GET MAIL at YOUR DOOR LITERALLY-- USPS will do it

Discussion in 'Fibromyalgia Main Forum' started by victoria, Mar 14, 2007.

  1. victoria

    victoria New Member

    This is interesting, never heard that they would do this before:

    GET MAIL AT YOUR DOORSTEP
    by Bryan D. Vargo, Arthritis Today, March-April 2006

    "Through rain or shine" ā€“ it's the unofficial credo of mail
    carriers.

    "When my joints allow" should be the credo of mail
    recipients with arthritis. A flare, surgery or a mobility limitation
    can make a trip to the mailbox feel like a trek in the Himalayas.

    There is, however, an easier way to get your mail: hardshipdelivery provided by the U.S. Postal Service (USPS). If you qualify, your mail carrier will deliver your mail to a more convenient location, such as to your front door instead of your mailbox. There is no extra fee, but you must apply and qualify for the service.

    According to the USPS, a change in the delivery point will be
    considered if the "existing delivery point imposes an extreme
    hardship," such as a mailbox at the end of a long, steep driveway or an apartment lobby several floors down.

    The final decision is made by your local post office, which may or
    may not have the resources to fulfill your request ā€“ even if you
    qualify. But it doesn't hurt to ask. Follow these simple steps to
    get the "stamp" of approval:

    Step 1: Obtain a written statement from your doctor that lists both your medical condition(s) and the reason(s) why you require hardship delivery.

    Step 2: Submit both your doctor's written statement and a letter
    from you that also clearly cites why you need this type of delivery. The letters should be submitted together to your local post office.

    Step 3: A decision will be made by your local post office if you are eligible for hardship delivery. Decisions are made on a "case-by-case" basis, according to the USPS.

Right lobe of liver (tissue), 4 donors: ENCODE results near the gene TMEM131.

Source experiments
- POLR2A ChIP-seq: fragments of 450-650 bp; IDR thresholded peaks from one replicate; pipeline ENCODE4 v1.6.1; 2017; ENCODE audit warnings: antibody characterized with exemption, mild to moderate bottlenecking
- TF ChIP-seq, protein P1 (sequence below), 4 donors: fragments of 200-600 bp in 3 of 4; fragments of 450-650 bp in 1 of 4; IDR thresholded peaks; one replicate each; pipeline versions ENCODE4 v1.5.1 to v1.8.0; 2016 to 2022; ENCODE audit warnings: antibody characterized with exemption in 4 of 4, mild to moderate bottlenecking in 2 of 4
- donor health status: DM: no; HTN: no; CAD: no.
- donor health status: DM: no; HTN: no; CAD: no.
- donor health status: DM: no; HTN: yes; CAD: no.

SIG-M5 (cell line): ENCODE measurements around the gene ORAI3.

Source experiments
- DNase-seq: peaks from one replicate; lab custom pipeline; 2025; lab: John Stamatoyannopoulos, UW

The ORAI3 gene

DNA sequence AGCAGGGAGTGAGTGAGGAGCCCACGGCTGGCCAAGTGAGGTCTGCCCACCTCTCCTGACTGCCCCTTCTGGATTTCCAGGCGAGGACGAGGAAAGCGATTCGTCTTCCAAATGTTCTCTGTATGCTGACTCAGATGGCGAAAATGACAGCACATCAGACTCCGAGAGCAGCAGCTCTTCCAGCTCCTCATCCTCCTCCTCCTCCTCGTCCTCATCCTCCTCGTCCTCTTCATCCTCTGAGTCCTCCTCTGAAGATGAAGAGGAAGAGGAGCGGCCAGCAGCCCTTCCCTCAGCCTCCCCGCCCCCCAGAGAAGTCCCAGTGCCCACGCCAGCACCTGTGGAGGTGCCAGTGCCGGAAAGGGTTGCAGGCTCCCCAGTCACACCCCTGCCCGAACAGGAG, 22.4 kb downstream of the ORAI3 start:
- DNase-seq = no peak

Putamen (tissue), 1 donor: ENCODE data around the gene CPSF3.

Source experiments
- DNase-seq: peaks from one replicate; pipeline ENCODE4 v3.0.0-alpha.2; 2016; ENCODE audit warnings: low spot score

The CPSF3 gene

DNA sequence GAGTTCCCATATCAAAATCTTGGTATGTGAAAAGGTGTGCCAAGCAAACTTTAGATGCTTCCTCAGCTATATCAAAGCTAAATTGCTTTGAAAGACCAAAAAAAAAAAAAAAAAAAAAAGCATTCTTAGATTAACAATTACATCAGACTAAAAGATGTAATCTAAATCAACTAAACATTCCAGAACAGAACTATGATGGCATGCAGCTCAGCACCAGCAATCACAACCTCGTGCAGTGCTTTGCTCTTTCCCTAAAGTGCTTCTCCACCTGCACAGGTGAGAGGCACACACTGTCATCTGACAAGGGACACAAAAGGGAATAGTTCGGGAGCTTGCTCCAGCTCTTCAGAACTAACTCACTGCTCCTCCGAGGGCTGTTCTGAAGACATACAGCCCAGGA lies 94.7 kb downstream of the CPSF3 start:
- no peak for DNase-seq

To contact your local post office, call 800/275-8777, or visit
    www.usps.com and search using your zip code.

    -------

    Hope this helps some of us, I'll post it on the ChitChat board too...


    [This Message was Edited on 03/14/2007]
    [This Message was Edited on 03/14/2007]
  2. revlcb

    revlcb New Member

    Thanks, Victoria, for the information.

    Newspapers used to pile up at the end of my driveway, where the delivery person would fling them from his car window. When I called the newspaper and told them that I had difficulty walking and was unable to go out and get the newspapers, and that because of this I would have to cancell my subscription, they too offered special delivery...right to my door!

    It's nice to know that these services are available if you only ask.
  3. EllenComstock

    EllenComstock New Member

    Thanks for the helpful information. We are on a rural route so we have to go out to the road to get our mail and newspaper. Fortunately, that isn't a problem for me and I also have an able-bodied husband. But I'm sure there are others here who could use this service.

    Ellen
  4. LittleBluestem

    LittleBluestem New Member

    My parents have a neighbor who is a widow and requires a walker to get around. She often was not able to make the trip down her relatively short, flat drive way and across the road to her mailbox.

    She contacted the post office about moving her mailbox. I think she just wanted to move it to her side of the road. The postmaster told her to move it to where ever was convenient for her and they would deliver her mail to it.

    She had my dad move it to right outside her door. The postwoman now has to get out of her car and carry the mail up the side walk to the mailbox (which Iā€™m told she complains about).
  5. victoria

    victoria New Member

    I just hope she doesn't complain to your parents' neighbor face-to-face tho. Being disabled regardless of age is hard enough...

  6. LittleBluestem

    LittleBluestem New Member

    The neighbor doesn't get to the mailbox to get her mail until after the mailwoman has left, so they don't ever see one another. The neighbor is pretty outspoken, though. She would probably tell the mailwoman that if she didn't like to do her job, she should quit. And then she might call the post master and complain about the woman's attitude.